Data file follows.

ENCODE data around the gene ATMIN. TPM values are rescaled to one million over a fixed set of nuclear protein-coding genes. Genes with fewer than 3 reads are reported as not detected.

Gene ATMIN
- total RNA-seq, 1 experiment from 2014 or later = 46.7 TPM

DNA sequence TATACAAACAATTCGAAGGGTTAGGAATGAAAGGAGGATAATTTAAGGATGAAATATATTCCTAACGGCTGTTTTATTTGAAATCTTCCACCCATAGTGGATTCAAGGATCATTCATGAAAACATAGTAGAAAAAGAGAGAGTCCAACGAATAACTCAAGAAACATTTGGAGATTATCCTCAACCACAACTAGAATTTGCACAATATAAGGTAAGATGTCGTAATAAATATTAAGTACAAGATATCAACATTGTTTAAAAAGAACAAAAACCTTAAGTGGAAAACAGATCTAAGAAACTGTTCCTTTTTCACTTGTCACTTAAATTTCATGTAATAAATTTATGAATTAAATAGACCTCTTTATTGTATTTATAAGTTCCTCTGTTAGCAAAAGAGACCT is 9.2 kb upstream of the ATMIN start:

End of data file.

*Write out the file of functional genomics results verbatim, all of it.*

ENCODE data around the gene ATMIN. TPM values are rescaled to one million over a fixed set of nuclear protein-coding genes. Genes with fewer than 3 reads are reported as not detected.

Gene ATMIN
- total RNA-seq, 1 experiment from 2014 or later = 46.7 TPM

DNA sequence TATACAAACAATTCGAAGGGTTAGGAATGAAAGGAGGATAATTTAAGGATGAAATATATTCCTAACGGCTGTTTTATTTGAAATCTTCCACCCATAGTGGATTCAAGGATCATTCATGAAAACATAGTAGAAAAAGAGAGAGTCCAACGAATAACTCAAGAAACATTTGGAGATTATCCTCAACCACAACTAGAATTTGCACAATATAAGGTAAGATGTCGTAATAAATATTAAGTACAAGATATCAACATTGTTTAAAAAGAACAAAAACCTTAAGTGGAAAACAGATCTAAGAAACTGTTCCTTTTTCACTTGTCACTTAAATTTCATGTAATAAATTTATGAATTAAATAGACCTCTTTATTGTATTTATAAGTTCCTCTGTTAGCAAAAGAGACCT is 9.2 kb upstream of the ATMIN start: